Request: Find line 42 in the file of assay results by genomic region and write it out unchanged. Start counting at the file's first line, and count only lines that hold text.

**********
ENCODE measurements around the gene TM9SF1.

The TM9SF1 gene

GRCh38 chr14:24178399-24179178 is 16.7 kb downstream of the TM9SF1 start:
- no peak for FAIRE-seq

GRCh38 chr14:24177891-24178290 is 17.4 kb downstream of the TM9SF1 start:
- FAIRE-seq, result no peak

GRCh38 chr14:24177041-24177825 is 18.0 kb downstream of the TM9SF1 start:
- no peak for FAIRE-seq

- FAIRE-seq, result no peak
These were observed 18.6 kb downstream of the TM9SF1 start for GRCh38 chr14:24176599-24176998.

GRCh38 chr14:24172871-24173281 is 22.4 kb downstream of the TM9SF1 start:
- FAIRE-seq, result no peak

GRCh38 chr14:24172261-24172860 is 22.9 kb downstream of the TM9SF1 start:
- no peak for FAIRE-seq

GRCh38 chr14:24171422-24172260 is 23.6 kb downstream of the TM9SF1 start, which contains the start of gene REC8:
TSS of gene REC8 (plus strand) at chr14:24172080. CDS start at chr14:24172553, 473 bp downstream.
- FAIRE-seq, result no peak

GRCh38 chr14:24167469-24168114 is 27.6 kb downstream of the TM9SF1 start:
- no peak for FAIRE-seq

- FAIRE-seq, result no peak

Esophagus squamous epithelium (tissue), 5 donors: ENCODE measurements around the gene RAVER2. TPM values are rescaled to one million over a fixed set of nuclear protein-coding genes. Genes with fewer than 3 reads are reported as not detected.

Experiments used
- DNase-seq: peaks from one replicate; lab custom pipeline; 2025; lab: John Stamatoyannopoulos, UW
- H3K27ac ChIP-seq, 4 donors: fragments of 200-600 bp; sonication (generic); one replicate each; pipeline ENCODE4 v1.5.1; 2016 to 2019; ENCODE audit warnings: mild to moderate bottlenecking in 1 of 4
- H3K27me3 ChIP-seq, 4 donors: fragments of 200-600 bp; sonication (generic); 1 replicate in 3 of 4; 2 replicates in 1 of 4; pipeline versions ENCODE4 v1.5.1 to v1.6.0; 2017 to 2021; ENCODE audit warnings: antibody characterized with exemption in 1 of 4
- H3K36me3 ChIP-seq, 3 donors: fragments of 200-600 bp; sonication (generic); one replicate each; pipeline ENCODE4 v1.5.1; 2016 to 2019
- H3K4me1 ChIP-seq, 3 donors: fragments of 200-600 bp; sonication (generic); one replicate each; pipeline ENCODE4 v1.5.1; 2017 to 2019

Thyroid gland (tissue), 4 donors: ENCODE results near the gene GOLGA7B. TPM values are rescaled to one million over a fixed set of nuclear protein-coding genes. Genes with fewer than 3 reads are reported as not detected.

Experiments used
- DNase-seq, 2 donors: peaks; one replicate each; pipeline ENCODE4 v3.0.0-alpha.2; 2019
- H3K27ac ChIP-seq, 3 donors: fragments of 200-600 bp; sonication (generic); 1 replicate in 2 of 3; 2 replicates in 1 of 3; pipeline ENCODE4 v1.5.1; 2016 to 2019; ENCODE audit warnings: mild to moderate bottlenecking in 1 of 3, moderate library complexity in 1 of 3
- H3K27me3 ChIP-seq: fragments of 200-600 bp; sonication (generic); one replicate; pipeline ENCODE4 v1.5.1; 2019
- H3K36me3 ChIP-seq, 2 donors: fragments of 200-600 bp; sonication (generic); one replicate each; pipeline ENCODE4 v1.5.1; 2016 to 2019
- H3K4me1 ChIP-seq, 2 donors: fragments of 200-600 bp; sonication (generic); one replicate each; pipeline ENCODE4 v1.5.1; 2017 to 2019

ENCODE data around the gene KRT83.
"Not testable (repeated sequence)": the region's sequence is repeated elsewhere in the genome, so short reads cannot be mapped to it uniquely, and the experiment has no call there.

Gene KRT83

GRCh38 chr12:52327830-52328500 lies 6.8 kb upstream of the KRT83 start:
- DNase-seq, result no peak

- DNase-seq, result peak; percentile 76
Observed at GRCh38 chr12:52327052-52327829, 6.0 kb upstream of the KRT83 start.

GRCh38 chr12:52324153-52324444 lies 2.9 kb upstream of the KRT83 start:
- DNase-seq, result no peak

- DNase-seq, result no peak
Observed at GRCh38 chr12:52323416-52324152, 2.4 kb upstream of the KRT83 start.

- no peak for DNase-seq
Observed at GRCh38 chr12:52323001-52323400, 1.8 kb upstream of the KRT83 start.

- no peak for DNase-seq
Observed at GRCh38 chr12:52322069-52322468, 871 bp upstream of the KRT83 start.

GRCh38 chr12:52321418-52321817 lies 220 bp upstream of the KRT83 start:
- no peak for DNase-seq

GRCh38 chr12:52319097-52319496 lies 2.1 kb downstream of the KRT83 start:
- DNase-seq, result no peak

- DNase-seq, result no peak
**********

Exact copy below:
GRCh38 chr12:52324153-52324444 lies 2.9 kb upstream of the KRT83 start: